Previous research suggests that CDR-SOB scores may have potential for discriminating between patients with MCI and very early AD who are assigned a global CDR score of 0.5. Gmndman et al,16 analyzing data from the Memory lmpairment Study,17 found that patients with MCI (global CDR score of 0.5) were assigned significantly lower CDR-SOB scores (mean [SD] score, 1.8 [0.8]) than were patients with very mild AD who also were assigned a global score of 0.5 (mean [SD] score, 3.0 [0.8]). When restricting analyses to patients with MCI and AD who were assigned a global CDR score of 0.5, the present study found a nearly 3-fold increased risk of being diagnosed as having AD for every 1-point increment in CDR-SOB scores, which is slightly higher than hut consistent with a previous investigation7 that found an odds ratio of 2.3 for the diagnosis of dementia in patients with a CDR score of 0.5.
As mentioned previously, CDR-SOB scores for staging dementia severity offer several advantages over the global score. The present results can be used to further expand on the potential for increased precision in tracking change across time. Tracking progression in AD studies has traditionally been conducted using the global CDR score, with primary end points being transitioned from one category (eg, mild AD, global CDR of 1) to another (eg, moderate AD, global CDR of 2). The proposed guidelines afford a more precise interpretation of progression. For example, the present results suggest that mild AD spans CDR-SOB scores from 4.5 to 9.0, whereas moderate AD spans CDR-SOB scores from 9.5 to 15.5. Therefore, using the global CDR score, there would be no way to distinguish between a patlent who progresses from a score of 4.5 to 9.5 and one who progresses from a score of 9.0 to 9.5, although both have progressed from mild to moderate AD. The present guidelines also afford researchers the ability to monitor progression within stages (eg, mild AD) in addition to between stages of dementla.
The present results demonstrate that CDR-SOB scores can be used to accurately stage patients with AD, and interpretive guidelines are presented. These data also demonstrate that CDR-SOB scores can, with reasonable accuracy, discriminate between patients with very early AD and those with MCI, which is impossible using global CDR scores owing to the nature of the scale. However, given that this study did not analyze other forms of mild dementia syndromes (eg, frontotemporal dementia or Parkinson disease), the generalizability of the guidelines should be tested with additional patient populations. These results offer clinicians and researchers alike an alternative interpretive strategy for the CDR that affords greater precision in patient care and analysis.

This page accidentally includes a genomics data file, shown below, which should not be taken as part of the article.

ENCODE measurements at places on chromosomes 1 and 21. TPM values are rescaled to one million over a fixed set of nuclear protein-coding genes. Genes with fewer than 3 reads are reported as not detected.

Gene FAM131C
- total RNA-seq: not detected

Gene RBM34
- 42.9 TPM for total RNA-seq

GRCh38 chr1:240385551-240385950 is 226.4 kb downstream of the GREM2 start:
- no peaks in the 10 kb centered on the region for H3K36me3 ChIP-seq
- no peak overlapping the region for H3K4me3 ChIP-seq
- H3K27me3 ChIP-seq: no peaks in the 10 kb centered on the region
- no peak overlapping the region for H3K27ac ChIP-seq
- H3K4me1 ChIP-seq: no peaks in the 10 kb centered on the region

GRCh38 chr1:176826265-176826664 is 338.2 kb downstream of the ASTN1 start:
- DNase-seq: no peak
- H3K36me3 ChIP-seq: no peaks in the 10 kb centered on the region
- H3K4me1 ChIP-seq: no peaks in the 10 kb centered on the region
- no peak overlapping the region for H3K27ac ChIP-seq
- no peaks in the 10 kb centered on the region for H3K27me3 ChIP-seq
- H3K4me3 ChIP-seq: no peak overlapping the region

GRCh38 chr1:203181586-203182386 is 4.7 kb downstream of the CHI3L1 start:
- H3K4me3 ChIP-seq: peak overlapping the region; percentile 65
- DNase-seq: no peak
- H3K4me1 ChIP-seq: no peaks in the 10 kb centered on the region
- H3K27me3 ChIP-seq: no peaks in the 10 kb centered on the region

Funding/Support: This study was made possible by the Texas Alzheimer's Research Consortium (TARC), funded by the state of Texas through the Texas Council on Alzheimer's Disease and Related Disorders; the Alzheimer's Association Zenith award and the RSMIS Foundation (Dr Doody); and grant P30AG12300 from the National Institute on Aging, National Institutes of Health (University of Texas Southwestern Medical Center Alzheimer's Disease Center).
Author Contributions: Drs O'Bryant and Waring had full access to all of the data in the study and take responsibility for the integrity of the data and the accuracy of the data analysis. Study concept and design: O'Bryant, Waring, and Cullum. Acquisition of data: O'Bryant, Waring, Cullum, Hall, Lacritz, Reisch, and Doody. Analysis and interpretation of data: O'Bryant, Waring, Cullum, Massman, Lupo, Reisch, and Doody. Drafting of the manusctipt: O'Bryant, Waring, and Cullum. Critical revision of the manuscript for important intellectual content: O'Bryant, Waring, Cullum, Hall, Lacritz, Massman, Lupo, Reisch, and Doody. Statistical analysis: O'Bryant, Waring, Massman, Lupo, and Reisch.
Texas Alzheimer's Research Consortium Investigators: Violeta Capriles, MD, MPH, Eveleen Darby, MA, MS, Kinga Szigeti, MD, PhD, Baylor College of Medicine, Houston, Texas; Randolph Schiffer, MD, Merena Tindall, RN, Patricia Sutker, PhD, Yan Zhang, PhD, Texas Tech University Health Sciences Center, Lubbock; Jessica Alexander, BA, Thomas Fairchild, PhD, Janice Knebl, DO, Douglas Mains, PhD, University of North Texas Health Science Center, Fort Worth; Ramon Diaz-Arrastia, MD, PhD, Joey Naylor, BA, Roger Rosenberg, MD, Doris Svetlik, RN, Keverly Williams, BA, University of Texas Southwestern Medical Center, Dallas.
Financial Disclosure: None reported.